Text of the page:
Animals, horses, dogs and cats

Talking to the Animals – Communications Strategies

Comme Il Faut humans, we’re used to considering ourselves the master-race in pretty much aggregate from evolution to technology; but supposing we delve a little deeper interested the lives of some of our planet-mates, in fact, we could perhaps learn a lot from our fine feathered, furred or finned friends. When it comes to communications strategies, we think we’re pretty clever really; what upon some mind-boggling advances in technology which warrant us to be in contact with virtually anyone, anywhere at anytime. Granted, it’s not too often you see a penguin with a pager, or a vixen on Facebook, but animals beget their own highly-evolved methods of communicating with each other, and some are stranger than others…

For the Birds

Have you ever wondered how that huge flock of birds volant overhead monopolization suddenly swerve at the ibid time in exactly the same direction? How do they know in that split second to weave, turn over or scurry in a particular way? Much research has bot done on the subject and there has been speculation about everything from ‘electromagnetic’ communications strategies through to some kind of eerie ‘thought transference’. However, it has been discovered that because of the way birds fly in such tight formations (often times in a ‘v’ pattern), even the slightest change in direction by newly one member of the multitude can result in a ‘ripple effect’ almost instantaneously. There are no leaders and the flock will respond to any member changing course, allowing for a greater ability to avoid predators or other dangers. This highly operational strategy spreads through the congregation uncommon else on the double than can be explained by an individual’s reaction time. It has been dubbed by bout observers as the ‘chorus line hypothesis’, likening it to the effect of dancers who can anticipate an approaching ‘high kick’ by actually being able to distinguish it as it is coming their way.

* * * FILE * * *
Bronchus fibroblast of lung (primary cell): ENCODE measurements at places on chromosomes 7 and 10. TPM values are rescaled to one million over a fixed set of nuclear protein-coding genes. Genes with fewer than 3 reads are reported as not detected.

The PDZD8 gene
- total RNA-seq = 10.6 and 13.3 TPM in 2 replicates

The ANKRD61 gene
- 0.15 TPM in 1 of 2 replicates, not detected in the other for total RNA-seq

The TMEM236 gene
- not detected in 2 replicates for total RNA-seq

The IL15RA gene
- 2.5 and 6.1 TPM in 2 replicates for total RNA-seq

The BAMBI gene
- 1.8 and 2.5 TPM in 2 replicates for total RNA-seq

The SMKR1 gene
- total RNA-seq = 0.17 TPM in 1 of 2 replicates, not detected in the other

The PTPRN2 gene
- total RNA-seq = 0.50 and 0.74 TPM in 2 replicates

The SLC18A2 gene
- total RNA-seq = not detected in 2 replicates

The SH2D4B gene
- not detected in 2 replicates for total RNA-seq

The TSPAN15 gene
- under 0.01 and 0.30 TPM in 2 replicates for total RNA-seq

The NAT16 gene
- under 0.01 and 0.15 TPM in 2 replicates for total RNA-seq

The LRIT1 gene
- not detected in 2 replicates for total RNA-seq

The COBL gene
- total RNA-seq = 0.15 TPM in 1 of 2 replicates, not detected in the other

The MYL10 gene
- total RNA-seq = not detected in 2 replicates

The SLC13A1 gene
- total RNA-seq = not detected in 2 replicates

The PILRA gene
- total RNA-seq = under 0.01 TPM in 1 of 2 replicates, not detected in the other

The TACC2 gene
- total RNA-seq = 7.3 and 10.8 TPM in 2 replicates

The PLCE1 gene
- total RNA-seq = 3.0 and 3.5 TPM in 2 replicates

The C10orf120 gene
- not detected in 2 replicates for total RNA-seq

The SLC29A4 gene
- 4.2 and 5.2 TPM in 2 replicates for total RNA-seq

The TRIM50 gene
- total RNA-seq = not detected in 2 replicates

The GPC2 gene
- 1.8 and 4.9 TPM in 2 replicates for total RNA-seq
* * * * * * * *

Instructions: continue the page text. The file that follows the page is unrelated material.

Antennae – Satellite TV for Free?

In the weird and wonderful world regarding bugs and insects it seems that the stranger-looking the better! Some insects are so esoteric they almost seem like cartoon characters, and in our fascinate at their alien appearance it’s easy to forget that Mother Nature always has a master plan. When you’re a relative midget in a world of giants, effective communications strategies are essential for survival. Insects have highly evolved physical attributes which allow them to sense danger and attract mates; the most obvious concerning these is a good set about antennae. Insects do not have a well-developed sense of hearing so rely on their antennae to detect sound waves and amazingly, odours, from other creatures. Not only for detecting danger, antennae on animals such that butterflies accept been found to be worn for orientation, in relation to the sun.

Dolphins and Whales

For many years, dolphins have been accepted as one of Nature’s most intelligent creatures. Although stopping short concerning being able to talk to humans, dolphins certainly seem to be able to talk to each other. They beget their own language et al communications strategies based on a series of clicks, whistles and trills made along their only blow-hole mechanism. Utilizing this ‘echolocation’ system, dolphins are able to navigate murky waters and hearing and warn others about impending dangers. They use a range of sound frequencies in their special language, with the higher frequencies being used for navigation and the descend for communication.

There are lots more instances in the animal kingdom of communications strategies based on either the animals’ physical properties or their unique forms of body language. We continue to learn from these creatures and in fact, many of our own modern communications strategies are based on research gained in this fascinating field.

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